Tribals in Aarey have also been worried about the slum settlements mushrooming around the area. Bhoir said that the tribals, who were earlier the only inhabitants of the forest, now comprise only 10 percent of the population in the area. There have been allegations of widespread corruption in the allocation of land for slum dwellings. Tribal people I talked to told me how officials took huge amounts of money from people and allowed them to illegally occupy land around Aarey.
Bhoir’s wife Permila, a tribal woman and activist, was fierce about the corruption. “They are trying to snatch away our lands and trees and relocate us. They should instead put a curb on the expanding construction of slum dwellings. The people living in the slums should be given a better place to live. We have our lands and some people have large paddy fields. Why are they taking away our way of life and reducing us to nothing but a small space that would hardly be enough for us to live?” she asked, adding, “We have grown these trees and plants. We have cared for them. They are a part of our lives and we are deeply attached to everything that grows here.”
A recent tussle with authorities occurred when the Slum Redevelopment Authority came for a survey and wanted to include the tribals in their data collection. The tribals stood against it and did not acquiesce. “We did not let them conduct the survey on us. We have an organization called Adivasi Haq Samvardhan Samiti (Association for Tribal Rights and Development). We all united under this organization and resisted the move,” said Bhoir.
Bhoir explained that tribals don’t fall under the category of slum dwellers. “We are moolnivasis (original inhabitants) of this place. If a survey has to be conducted involving us, it should be done by the Tribal Department, under the Tribal Research Center. It is important that the survey should, apart from the houses, also include our land, trees and crops that we grow, and the cattle that we rear. They should also collect information about how long we have been residing here. Everything has to be recorded,” Bhoir argued.
What Has Changed?
Over decades, the forest cover has reduced drastically in Aarey. Leopards and other animals that were rarely spotted have started entering the hamlets. The tribal residents pray to the leopard deity, which they call Waghoba. Sheetal, Permila’s daughter, while working on the field with her mother, told me that she wasn’t afraid of leopards or snakes. “This is their home also. We have been living with the creatures that inhabit this forest. We can tell from the sounds that animals make that a leopard might be approaching. We can distinguish between poisonous and non-poisonous snakes. These animals are afraid of us. Snakes get scared and crawl away. Many people have been bitten by snakes when they stepped on them. However, this is something we have no problem living with. Aarey is a forest, and this is how lives are lived in a forest,” she said.
Prakash Bhoir recollected his childhood and how festivals were celebrated by the tribal community in Aarey. Weeks prior to a festival day, people would start humming songs while doing their daily chores. The humming would get louder as the festival approached nearer. People would join in the singing and a calendar was established through music. People would also gather in the evenings, and on festive occasions, and dance in circles. There was jubilation in the air and peace in the soul. “Nobody sings that way now,” he said with a tense face. “The singing has gone because there is no joy in our hearts. Our lives have become a battle to protect our identity and culture. Everybody is in stress. I stay anxious most of the time. Earlier, I used to plant a lot of trees. Now, it has become a dilemma. I do not know if they would survive. I do not know if I’d be able to protect them.”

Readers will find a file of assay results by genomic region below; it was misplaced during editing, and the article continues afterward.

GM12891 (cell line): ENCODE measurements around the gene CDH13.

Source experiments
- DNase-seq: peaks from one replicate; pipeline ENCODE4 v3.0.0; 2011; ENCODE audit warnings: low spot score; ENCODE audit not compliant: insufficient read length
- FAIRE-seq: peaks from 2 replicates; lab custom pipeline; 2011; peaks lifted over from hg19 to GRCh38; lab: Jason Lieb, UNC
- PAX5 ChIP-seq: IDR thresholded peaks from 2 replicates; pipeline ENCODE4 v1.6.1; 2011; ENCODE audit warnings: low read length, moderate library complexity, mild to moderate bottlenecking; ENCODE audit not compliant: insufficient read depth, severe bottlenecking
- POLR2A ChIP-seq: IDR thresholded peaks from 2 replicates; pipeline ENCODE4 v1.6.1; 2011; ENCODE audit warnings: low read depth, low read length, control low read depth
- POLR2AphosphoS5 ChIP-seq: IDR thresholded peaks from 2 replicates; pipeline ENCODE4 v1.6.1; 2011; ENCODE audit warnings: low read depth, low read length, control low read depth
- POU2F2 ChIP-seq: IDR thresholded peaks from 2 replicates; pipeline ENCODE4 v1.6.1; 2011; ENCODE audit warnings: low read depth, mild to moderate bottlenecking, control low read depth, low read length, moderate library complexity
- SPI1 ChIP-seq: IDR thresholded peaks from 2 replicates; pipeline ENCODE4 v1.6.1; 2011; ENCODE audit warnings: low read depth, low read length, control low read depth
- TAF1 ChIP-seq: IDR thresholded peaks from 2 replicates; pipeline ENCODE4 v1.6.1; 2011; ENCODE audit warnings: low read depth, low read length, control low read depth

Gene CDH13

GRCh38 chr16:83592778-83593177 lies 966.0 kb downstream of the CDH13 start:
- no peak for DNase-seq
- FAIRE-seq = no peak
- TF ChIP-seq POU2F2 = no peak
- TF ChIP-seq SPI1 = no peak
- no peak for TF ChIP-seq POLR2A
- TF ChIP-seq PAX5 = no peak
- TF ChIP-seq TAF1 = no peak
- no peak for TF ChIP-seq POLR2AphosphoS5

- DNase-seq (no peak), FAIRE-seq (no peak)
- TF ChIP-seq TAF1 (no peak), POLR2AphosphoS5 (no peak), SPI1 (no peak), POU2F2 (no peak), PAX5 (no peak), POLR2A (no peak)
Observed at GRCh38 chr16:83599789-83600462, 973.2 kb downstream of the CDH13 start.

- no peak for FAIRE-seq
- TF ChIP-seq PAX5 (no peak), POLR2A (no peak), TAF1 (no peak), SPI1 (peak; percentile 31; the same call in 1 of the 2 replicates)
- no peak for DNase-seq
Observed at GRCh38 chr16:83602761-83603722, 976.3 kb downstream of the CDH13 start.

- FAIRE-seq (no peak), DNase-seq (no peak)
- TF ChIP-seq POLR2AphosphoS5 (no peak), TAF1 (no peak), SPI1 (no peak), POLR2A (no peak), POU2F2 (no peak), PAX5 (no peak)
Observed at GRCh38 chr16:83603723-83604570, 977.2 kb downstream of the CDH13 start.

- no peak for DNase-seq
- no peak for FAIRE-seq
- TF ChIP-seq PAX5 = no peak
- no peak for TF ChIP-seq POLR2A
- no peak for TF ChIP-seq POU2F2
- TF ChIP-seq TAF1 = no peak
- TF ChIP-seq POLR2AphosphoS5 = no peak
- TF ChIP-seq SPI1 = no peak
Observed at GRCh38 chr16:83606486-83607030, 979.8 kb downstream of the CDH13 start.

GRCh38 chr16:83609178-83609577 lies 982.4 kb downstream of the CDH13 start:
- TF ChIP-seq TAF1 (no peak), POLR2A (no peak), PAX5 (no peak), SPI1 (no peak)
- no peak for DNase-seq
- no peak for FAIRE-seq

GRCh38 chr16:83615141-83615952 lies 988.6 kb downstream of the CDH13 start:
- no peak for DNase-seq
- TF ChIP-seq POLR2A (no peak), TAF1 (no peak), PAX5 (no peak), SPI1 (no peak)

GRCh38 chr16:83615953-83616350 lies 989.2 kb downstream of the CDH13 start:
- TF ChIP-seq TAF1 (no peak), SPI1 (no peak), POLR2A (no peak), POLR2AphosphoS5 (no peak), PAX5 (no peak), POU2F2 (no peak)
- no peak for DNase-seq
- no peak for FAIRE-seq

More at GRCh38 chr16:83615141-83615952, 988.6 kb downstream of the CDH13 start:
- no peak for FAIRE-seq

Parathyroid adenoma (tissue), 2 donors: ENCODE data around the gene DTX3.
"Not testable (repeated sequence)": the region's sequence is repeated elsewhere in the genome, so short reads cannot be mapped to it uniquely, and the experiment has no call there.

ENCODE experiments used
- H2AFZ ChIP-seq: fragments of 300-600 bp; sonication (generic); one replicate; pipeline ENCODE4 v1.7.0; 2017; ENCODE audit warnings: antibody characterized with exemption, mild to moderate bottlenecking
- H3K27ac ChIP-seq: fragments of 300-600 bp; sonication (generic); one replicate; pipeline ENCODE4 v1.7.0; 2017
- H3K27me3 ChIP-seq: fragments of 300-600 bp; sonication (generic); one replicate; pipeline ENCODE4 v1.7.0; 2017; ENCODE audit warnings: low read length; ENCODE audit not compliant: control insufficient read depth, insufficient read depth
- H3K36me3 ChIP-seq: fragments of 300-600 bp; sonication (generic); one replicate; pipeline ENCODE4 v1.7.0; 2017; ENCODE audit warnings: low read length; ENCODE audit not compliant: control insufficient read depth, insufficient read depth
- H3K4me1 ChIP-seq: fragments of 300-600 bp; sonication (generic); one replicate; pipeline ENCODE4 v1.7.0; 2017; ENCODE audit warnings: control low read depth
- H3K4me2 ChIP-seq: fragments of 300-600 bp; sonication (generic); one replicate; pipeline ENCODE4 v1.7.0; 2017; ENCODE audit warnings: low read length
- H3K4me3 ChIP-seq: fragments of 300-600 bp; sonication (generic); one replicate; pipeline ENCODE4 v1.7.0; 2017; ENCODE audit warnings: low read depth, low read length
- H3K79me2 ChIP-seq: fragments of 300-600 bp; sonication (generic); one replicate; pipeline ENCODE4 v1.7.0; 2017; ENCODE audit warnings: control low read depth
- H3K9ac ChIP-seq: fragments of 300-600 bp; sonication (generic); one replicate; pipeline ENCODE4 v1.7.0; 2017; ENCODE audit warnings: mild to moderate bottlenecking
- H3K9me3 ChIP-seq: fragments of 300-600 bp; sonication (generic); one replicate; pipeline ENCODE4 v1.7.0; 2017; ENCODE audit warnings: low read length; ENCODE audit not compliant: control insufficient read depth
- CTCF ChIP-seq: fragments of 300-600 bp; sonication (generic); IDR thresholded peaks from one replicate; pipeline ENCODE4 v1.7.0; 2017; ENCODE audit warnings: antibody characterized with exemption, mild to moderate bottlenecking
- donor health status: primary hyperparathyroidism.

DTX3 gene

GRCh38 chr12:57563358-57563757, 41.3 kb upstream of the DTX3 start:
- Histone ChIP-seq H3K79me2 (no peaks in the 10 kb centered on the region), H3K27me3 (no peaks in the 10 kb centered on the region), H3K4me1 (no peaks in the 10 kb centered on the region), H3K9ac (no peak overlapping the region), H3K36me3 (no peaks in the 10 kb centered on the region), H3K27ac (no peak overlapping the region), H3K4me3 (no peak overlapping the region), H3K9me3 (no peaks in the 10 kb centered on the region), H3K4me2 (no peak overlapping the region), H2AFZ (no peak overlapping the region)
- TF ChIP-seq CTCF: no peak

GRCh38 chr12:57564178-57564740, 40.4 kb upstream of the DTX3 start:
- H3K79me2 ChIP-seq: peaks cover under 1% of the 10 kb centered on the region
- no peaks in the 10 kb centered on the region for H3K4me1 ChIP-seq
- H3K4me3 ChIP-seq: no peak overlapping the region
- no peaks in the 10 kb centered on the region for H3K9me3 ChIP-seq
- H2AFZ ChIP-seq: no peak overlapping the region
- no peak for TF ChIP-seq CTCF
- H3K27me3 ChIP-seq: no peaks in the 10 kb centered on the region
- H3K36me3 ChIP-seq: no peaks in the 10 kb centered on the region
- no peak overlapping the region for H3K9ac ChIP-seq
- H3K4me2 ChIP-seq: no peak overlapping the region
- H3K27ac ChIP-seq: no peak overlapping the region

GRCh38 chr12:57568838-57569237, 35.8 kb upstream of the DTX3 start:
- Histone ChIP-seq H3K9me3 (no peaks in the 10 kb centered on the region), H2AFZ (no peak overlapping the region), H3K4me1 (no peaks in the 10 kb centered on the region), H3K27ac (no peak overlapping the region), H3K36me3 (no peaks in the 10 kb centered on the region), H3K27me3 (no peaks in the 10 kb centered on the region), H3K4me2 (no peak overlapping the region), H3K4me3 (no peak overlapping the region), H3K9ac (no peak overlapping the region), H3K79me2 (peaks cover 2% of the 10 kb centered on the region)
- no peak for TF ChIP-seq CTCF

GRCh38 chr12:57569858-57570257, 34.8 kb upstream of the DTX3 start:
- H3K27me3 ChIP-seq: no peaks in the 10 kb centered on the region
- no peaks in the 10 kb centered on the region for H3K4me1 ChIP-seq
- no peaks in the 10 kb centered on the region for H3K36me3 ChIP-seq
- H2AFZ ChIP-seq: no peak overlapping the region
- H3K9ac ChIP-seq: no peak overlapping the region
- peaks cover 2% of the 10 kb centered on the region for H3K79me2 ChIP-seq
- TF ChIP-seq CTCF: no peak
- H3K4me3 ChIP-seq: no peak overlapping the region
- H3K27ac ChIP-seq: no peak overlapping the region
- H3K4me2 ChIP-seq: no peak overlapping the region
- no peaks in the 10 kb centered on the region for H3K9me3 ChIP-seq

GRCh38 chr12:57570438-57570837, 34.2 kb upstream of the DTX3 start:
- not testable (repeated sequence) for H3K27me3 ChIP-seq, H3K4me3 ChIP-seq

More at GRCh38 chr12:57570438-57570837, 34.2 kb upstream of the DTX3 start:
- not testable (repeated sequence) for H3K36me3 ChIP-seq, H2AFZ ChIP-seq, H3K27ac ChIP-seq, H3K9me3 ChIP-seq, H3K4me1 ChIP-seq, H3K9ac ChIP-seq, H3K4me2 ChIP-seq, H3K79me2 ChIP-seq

The Struggle to Save Aarey
“Everybody should come and join the protests. What are the people of Mumbai doing to save this forest? Are we (tribals) the only people who breathe air? This forest is vital to the whole city. We, tribals, do not have marked possession over trees, so the authorities think they can swoop down here anytime and start destroying the forest. We will not let that happen,” said Permila, holding a sickle in her hand.
On October 7, a special bench of the Supreme Court ordered authorities to stop the cutting down of trees in Aarey and release the protesters that were detained. The hearing was passed on to the Forest Bench of the Supreme Court, which stayed the cutting down of trees until the scheduled hearing on November 15. Aarey is considered an “unclassified” forest and its status as a forest will be decided by the apex court.
Meanwhile, protests by environmentalists, Aarey residents and the people of Mumbai carry on, with local tribal women on the frontline.
Permila and her daughter expressed concern that they couldn’t devote enough time on the farm as they are preoccupied with the struggle to save their home. Permila said, “I come to the fields at around 7 a.m. after my kids leave for school and my husband goes to work. I work here for a couple of hours. I come back again late in the afternoon. I take the vegetables to the nearby market. In addition to working at home and in the field, I find time to fight for Aarey. It is a priority right now. Everything will remain only if Aarey is saved.”
The future of Aarey will speak volumes about the seriousness of the authorities and Indian people, in the times of high debates over climate change and sustainable development, toward preserving natural habitats and the tribal people who are an inextricable part of these spaces.